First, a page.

This revenue category varies depending on the amount of unpaid taxes three years and older, and the level of success in collecting these past due amounts. The FY 2015-2019 forecast estimates approximately 25% of the prior year’s unpaid land redemption taxes will be collected annually. A variety of methods is used to enforce the collection of those taxes, including filing suit to force the sale of the property for unpaid taxes. Unpaid land redemption taxes, at the end of each fiscal year, are estimated as follows: Table 16. Unpaid Land Redemption Taxes Revenue History FY 09 FY 10 FY 11 FY 12 FY 13

$

1,411,000 1,357,475 1,265,111 1,314,362 1,325,805

Current Year Adopted

1,325,000

Current Year Revised

1,325,000

Revenue Forecast FY 15 FY 16 FY 17 FY 18 FY 19

1,325,000 1,325,000 1,325,000 1,325,000 1,325,000 FY 2015-2019 Revenue Estimate - page 25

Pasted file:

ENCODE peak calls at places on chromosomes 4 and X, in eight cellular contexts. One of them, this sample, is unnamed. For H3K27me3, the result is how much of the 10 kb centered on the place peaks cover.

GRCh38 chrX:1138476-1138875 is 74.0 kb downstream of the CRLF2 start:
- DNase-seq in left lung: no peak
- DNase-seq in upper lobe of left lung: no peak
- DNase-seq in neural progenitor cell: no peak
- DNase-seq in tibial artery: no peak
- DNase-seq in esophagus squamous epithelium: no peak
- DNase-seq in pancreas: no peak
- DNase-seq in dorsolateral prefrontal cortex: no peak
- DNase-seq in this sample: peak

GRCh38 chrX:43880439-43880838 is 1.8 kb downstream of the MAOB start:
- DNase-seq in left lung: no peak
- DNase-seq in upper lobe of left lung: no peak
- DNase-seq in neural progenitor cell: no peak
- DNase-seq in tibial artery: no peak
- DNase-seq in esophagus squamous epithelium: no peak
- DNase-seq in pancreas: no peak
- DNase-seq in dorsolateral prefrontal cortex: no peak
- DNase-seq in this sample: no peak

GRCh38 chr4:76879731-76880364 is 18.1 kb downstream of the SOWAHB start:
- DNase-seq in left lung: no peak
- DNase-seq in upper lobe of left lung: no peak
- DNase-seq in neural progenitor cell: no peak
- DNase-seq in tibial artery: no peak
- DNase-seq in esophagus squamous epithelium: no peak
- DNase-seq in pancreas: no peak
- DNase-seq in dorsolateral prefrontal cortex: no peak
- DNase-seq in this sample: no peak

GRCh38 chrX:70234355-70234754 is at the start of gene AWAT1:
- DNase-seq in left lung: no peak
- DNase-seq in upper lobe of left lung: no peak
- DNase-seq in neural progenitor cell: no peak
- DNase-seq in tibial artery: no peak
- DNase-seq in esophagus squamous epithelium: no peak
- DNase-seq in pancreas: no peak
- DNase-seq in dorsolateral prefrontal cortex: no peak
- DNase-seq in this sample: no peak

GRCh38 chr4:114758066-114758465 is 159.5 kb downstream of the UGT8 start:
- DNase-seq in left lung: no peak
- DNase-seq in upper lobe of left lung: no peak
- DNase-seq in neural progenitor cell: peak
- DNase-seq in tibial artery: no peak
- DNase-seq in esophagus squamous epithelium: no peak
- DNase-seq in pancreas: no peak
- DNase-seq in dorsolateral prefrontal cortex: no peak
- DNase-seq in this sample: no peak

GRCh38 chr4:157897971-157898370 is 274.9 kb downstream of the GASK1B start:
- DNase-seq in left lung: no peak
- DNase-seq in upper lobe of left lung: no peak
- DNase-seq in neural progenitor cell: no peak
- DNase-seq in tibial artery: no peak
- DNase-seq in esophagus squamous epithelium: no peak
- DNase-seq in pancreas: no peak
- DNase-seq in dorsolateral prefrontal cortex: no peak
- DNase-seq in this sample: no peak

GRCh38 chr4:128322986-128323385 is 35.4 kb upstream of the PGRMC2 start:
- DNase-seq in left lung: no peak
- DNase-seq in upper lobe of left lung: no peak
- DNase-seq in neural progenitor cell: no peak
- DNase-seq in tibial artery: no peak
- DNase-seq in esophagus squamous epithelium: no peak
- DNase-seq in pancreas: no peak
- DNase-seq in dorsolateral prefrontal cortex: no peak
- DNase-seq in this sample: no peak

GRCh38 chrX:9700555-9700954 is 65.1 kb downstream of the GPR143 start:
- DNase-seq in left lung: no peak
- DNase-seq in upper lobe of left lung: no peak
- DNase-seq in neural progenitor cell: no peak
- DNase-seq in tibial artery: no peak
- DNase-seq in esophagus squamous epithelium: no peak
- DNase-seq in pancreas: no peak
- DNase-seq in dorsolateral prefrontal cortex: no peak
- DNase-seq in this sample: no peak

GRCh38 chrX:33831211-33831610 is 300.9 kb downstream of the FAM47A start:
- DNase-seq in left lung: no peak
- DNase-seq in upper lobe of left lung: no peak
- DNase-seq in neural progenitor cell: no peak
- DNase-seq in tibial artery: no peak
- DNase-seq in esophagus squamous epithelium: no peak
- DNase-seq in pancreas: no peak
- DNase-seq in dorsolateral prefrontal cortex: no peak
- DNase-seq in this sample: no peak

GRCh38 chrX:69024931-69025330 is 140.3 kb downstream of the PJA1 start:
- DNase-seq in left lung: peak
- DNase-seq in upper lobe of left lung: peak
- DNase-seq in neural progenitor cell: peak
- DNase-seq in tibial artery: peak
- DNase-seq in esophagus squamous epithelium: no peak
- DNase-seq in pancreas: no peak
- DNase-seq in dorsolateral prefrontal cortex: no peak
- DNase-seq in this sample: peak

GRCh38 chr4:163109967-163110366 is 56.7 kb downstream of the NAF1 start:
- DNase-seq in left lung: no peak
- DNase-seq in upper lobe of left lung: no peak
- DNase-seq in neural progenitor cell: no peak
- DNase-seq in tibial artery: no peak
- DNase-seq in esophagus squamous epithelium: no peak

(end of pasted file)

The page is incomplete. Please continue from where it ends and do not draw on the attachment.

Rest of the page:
Real Estate Penalties Prince William County assesses a 10% penalty on the late payment of real estate taxes. If taxes are not paid in full by the due date, a late penalty of 10% will be assessed on the unpaid original tax balance. Interest at the rate of 10% per annum is added to any unpaid balance beginning on the first day of the month following the original due date. Table 17. Revenue Summary – Real Estate Penalties Revenue History FY 09 FY 10 FY 11 FY 12 FY 13

% Change $

2,160,303 1,651,847 1,365,811 1,265,550 1,261,388

10.7% -23.5% -17.3% -7.3% -0.3%

Current Year Adopted

1,597,000

26.6%

Current Year Revised

1,200,000

-4.9%

1,412,000 1,488,000 1,570,000 1,694,000 1,783,000

17.7% 5.4% 5.5% 7.9% 5.3%

Revenue Forecast FY 15 FY 16 FY 17 FY 18 FY 19

Revenue from real estate penalties is estimated by applying a fixed percentage (approximately 0.26% 0.30%) to the real estate revenue forecast excluding public service properties.

FY 2015-2019 Revenue Estimate - page 26